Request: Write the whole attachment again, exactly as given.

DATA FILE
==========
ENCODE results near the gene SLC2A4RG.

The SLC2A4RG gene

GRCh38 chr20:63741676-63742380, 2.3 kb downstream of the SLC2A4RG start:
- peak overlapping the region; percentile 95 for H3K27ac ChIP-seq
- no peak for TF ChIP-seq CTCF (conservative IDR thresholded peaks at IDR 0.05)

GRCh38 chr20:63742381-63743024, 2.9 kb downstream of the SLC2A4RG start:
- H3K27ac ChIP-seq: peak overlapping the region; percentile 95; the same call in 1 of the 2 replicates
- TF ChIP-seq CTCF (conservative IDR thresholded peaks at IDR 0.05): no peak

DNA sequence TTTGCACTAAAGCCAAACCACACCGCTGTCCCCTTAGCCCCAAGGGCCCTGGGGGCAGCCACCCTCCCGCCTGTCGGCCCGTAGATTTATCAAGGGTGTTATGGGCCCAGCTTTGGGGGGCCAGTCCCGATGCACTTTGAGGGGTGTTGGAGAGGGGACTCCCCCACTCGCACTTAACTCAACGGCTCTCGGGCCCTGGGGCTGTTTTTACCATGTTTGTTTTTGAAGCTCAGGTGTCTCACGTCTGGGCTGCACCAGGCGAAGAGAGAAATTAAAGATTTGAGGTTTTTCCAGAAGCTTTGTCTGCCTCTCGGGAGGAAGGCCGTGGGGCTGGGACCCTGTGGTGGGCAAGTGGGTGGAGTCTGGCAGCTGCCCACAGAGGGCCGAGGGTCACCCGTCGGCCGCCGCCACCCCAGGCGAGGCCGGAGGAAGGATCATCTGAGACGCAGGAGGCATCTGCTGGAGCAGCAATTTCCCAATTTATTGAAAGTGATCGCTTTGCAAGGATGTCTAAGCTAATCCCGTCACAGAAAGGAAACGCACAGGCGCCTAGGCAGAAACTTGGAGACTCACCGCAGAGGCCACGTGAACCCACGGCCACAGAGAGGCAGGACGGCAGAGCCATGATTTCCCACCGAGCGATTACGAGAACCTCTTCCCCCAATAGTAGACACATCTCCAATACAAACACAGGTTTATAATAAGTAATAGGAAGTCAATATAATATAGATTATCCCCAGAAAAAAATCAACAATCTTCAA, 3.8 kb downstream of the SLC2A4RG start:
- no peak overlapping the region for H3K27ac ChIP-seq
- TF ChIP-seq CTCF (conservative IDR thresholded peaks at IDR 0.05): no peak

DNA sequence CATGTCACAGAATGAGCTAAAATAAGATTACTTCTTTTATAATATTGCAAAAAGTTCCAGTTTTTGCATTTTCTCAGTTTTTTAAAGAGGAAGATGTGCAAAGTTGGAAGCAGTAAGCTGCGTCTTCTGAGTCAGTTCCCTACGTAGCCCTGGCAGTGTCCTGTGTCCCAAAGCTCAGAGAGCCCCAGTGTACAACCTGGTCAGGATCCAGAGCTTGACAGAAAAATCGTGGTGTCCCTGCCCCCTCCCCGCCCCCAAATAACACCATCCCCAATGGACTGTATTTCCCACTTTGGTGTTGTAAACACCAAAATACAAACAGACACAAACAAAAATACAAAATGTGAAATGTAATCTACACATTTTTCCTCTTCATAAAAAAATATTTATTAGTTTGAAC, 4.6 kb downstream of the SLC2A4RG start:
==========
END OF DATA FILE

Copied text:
ENCODE results near the gene SLC2A4RG.

The SLC2A4RG gene

GRCh38 chr20:63741676-63742380, 2.3 kb downstream of the SLC2A4RG start:
- peak overlapping the region; percentile 95 for H3K27ac ChIP-seq
- no peak for TF ChIP-seq CTCF (conservative IDR thresholded peaks at IDR 0.05)

GRCh38 chr20:63742381-63743024, 2.9 kb downstream of the SLC2A4RG start:
- H3K27ac ChIP-seq: peak overlapping the region; percentile 95; the same call in 1 of the 2 replicates
- TF ChIP-seq CTCF (conservative IDR thresholded peaks at IDR 0.05): no peak

DNA sequence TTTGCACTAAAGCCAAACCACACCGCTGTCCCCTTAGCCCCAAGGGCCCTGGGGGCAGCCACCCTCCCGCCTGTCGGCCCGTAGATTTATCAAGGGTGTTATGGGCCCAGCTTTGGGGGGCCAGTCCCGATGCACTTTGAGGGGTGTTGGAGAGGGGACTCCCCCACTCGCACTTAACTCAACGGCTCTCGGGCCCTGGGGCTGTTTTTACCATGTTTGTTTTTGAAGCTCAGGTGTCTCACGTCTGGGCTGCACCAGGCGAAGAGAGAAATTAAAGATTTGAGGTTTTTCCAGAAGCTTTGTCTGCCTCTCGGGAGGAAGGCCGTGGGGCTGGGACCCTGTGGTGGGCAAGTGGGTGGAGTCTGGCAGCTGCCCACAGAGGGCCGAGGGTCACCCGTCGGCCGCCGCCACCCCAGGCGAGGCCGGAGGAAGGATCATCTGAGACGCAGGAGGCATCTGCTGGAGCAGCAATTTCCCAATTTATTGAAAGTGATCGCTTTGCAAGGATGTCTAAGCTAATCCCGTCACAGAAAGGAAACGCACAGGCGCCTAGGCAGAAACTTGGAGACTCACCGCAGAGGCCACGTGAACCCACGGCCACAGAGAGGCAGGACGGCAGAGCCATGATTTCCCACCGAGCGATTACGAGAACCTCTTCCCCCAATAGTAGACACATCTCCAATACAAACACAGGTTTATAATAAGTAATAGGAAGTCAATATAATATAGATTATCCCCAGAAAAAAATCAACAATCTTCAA, 3.8 kb downstream of the SLC2A4RG start:
- no peak overlapping the region for H3K27ac ChIP-seq
- TF ChIP-seq CTCF (conservative IDR thresholded peaks at IDR 0.05): no peak

DNA sequence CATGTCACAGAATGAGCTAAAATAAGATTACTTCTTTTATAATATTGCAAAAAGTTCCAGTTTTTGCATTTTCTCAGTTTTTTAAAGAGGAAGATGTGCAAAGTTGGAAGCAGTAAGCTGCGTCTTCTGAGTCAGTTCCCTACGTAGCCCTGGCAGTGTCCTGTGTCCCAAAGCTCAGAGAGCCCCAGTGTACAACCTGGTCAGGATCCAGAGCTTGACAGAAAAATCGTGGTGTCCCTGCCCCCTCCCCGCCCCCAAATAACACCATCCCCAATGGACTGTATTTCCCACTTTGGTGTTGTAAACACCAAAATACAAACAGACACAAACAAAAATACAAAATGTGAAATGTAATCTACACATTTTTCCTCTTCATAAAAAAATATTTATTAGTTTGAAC, 4.6 kb downstream of the SLC2A4RG start: